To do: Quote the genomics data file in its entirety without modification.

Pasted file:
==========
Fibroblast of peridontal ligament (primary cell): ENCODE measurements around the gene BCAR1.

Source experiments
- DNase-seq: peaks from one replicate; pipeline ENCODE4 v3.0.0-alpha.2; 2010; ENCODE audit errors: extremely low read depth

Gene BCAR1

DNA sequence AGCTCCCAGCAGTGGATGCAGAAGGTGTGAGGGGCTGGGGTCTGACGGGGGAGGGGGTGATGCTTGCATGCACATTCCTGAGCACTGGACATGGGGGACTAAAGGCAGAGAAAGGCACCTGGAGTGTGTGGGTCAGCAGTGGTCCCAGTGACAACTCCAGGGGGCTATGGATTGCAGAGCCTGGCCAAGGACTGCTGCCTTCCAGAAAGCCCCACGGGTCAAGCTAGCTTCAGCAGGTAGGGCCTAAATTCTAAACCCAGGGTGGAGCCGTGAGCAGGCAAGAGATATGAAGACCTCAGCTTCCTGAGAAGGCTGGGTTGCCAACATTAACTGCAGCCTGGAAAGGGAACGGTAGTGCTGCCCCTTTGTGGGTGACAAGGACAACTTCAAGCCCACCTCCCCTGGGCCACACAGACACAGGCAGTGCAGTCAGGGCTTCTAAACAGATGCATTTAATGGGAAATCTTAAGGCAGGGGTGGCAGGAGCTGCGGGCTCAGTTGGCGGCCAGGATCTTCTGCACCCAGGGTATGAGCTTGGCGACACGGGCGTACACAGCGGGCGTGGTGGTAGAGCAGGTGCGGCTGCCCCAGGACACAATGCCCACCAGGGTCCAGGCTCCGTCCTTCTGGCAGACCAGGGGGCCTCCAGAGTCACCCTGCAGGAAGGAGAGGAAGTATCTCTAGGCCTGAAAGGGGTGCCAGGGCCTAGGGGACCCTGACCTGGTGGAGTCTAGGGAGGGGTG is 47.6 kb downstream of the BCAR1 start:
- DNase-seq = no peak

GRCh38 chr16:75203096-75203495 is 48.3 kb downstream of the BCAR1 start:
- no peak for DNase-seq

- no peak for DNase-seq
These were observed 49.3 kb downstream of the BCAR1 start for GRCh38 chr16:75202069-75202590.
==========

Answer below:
Fibroblast of peridontal ligament (primary cell): ENCODE measurements around the gene BCAR1.

Source experiments
- DNase-seq: peaks from one replicate; pipeline ENCODE4 v3.0.0-alpha.2; 2010; ENCODE audit errors: extremely low read depth

Gene BCAR1

DNA sequence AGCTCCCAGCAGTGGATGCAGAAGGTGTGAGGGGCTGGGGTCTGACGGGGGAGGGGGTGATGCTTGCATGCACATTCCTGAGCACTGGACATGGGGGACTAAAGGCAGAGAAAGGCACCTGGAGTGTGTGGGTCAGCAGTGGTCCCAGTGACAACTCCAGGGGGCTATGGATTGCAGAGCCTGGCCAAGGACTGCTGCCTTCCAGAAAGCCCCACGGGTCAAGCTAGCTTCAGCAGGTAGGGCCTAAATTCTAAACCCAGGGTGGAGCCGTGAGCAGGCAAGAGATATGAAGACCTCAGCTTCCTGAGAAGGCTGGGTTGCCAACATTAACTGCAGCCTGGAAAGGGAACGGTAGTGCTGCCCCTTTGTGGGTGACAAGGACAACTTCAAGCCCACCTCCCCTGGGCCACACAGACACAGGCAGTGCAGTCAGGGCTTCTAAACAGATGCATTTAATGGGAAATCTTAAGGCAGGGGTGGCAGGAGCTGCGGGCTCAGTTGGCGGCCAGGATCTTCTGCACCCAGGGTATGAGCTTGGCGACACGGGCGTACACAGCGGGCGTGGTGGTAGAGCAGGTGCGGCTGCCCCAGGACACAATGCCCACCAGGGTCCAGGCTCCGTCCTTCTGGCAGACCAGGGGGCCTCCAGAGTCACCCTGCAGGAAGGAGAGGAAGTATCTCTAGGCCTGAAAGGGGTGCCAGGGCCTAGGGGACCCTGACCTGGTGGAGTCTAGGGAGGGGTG is 47.6 kb downstream of the BCAR1 start:
- DNase-seq = no peak

GRCh38 chr16:75203096-75203495 is 48.3 kb downstream of the BCAR1 start:
- no peak for DNase-seq

- no peak for DNase-seq
These were observed 49.3 kb downstream of the BCAR1 start for GRCh38 chr16:75202069-75202590.